With smart energy a fast-growing market segment, major cities such as Hamburg, Vienna and Amsterdam are now starting to work with the energy sector and end users to co-ordinate the energy supply issues in their area by mapping local needs and finding optimum solutions. They are developing smart grids by introducing smart meters that enable an overall improved service to their customers and a more efficient grid operation, and which could eventually include the development of a complete electric vehicle and energy storage infrastructure.
A successful rollout of electric vehicles depends on a responsive ‘smart grid’ to allow charging of these new modes of transport. Furthermore, the whole integration model comes full circle where there are utilities managing waste collections and then using that waste in order to generate electricity and heat or chilling in combination with energy storage solutions.
POWER-GEN Europe and Renewable Energy World Europe will present an ‘Urban Energy Integration’ conference track for the first time this year. A number of the conference sessions cross over between different themes, as the energy industry moves towards a closer integration of interests. It promises to be a great learning and networking experience.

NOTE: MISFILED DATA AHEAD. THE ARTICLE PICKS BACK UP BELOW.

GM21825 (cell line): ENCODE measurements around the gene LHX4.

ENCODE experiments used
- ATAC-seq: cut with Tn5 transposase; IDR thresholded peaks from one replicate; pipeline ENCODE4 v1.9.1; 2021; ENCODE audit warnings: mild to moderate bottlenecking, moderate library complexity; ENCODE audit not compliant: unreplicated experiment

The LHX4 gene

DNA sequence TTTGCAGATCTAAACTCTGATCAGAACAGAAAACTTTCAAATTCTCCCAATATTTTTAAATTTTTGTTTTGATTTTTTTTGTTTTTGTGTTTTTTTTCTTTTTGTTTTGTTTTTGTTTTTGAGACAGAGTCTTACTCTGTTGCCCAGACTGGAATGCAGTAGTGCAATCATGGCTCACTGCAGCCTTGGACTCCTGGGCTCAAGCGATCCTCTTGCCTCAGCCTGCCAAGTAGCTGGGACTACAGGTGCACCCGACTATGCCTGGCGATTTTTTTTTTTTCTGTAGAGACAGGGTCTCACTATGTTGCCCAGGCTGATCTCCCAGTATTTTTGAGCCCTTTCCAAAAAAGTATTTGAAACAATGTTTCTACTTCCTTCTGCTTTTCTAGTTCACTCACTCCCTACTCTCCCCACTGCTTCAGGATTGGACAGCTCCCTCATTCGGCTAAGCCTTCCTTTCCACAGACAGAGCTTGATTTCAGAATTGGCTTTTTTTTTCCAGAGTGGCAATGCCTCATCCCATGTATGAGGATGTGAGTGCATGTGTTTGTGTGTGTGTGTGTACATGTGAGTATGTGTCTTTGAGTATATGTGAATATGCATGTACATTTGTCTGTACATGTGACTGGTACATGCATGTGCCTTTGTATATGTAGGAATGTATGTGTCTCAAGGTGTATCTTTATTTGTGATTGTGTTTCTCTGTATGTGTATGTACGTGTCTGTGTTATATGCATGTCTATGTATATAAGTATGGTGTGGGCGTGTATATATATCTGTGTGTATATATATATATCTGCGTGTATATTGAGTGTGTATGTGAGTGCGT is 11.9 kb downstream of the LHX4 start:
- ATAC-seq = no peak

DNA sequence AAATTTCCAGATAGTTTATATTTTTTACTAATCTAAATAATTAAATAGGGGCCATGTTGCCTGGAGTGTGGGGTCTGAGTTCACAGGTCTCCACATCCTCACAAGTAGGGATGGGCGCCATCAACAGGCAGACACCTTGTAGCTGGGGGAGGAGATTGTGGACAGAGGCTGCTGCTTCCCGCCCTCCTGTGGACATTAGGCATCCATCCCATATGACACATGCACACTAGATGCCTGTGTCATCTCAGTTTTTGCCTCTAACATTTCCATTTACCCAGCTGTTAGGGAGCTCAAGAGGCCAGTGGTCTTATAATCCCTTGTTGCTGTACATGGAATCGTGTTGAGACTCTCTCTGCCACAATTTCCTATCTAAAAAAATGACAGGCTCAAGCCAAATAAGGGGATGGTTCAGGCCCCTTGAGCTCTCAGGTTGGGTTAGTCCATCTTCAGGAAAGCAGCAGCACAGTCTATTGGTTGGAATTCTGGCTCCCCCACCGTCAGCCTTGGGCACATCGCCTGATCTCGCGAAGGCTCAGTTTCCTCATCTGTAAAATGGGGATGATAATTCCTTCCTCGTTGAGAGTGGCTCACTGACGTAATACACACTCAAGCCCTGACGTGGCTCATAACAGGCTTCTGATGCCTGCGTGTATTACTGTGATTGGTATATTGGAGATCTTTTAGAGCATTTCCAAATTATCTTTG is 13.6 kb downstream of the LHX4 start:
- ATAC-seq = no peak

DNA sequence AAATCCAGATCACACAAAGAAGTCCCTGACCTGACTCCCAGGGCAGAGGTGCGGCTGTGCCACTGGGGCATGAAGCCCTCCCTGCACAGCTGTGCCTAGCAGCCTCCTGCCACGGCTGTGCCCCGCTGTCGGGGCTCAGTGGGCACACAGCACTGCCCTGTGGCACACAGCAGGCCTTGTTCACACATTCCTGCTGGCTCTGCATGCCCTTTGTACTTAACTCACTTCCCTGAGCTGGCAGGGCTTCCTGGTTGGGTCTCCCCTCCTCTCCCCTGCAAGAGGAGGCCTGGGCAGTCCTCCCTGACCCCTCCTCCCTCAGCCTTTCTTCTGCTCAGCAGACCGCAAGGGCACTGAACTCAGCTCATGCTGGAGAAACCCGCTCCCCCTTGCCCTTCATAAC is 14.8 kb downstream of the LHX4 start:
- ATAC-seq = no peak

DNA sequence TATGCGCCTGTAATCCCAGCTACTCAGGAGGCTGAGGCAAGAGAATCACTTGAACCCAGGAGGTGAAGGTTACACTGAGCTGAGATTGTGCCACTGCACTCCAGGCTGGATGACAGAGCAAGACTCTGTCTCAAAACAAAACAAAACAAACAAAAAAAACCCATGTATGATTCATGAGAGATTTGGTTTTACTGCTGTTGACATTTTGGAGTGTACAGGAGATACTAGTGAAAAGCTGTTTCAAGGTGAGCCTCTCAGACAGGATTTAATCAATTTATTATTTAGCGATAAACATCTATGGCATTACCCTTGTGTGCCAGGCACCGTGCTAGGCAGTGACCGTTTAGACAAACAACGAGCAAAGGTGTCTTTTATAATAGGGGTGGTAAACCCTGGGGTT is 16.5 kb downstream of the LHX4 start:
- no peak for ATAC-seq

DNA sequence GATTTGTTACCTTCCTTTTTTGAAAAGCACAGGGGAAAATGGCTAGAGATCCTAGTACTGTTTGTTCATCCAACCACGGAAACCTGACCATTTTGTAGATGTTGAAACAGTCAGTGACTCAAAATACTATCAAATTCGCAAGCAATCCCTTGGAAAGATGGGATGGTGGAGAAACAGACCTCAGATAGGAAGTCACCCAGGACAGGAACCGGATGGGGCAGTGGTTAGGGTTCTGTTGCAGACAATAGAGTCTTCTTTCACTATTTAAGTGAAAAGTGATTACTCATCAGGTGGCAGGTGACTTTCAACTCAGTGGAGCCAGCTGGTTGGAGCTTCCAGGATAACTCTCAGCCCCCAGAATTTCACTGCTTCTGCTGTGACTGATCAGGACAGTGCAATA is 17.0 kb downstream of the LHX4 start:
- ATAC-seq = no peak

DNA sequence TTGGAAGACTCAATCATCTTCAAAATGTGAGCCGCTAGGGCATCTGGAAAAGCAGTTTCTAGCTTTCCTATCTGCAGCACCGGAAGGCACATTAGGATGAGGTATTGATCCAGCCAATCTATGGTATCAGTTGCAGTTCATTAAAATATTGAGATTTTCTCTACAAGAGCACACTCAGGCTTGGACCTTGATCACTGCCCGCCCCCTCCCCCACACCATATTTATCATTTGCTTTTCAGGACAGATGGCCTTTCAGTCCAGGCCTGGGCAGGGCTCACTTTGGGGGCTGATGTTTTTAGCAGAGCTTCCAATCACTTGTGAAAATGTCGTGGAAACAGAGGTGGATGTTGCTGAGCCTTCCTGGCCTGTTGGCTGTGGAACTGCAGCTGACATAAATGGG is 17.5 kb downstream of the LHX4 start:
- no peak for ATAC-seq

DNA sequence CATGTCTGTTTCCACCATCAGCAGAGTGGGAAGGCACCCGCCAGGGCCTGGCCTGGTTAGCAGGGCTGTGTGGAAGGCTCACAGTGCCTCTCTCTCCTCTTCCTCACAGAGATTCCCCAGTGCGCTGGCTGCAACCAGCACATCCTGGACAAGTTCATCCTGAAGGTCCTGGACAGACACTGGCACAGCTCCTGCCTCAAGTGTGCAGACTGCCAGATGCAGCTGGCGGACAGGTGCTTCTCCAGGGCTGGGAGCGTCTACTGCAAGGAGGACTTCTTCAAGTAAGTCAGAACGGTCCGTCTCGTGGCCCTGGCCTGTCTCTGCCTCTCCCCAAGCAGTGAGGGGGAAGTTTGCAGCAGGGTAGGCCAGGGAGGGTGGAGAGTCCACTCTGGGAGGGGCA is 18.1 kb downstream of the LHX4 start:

A viable and cost-effective energy storage mechanism would help manage demand peaks and troughs, and would therefore prove a potential game changer in the context of renewables. Although storage technologies are developing fast, they have yet to attain a level that would make them viable commercially; storing energy in the form of heat is one option that holds great promise.
The concept is to store surplus electricity on a sunny or windy day by heating up water, and either storing it in that form or using it to heat or chill buildings. The latter can be achieved using thermally activated absorption chillers, adsorption chillers, or desiccant dehumidification systems. Absorption chillers, for example, produce chilled water by separating two different substances that are in thermal equilibrium using heat, then reuniting them through heat removal. Two substances that may be used for this process are water (acting as the refrigerant) and lithium bromide (the absorbent).
Absorption chillers use heat from natural gas combustion or a waste-heat source to drive the process. They can be used in conjunction with combined heat and power (CHP) or cogeneration projects to provide tri-generation or combined heat, power and cooling (CHPC) schemes that are typically embedded close to the end user. As such, they help reduce transportation and distribution losses to improve overall grid performance.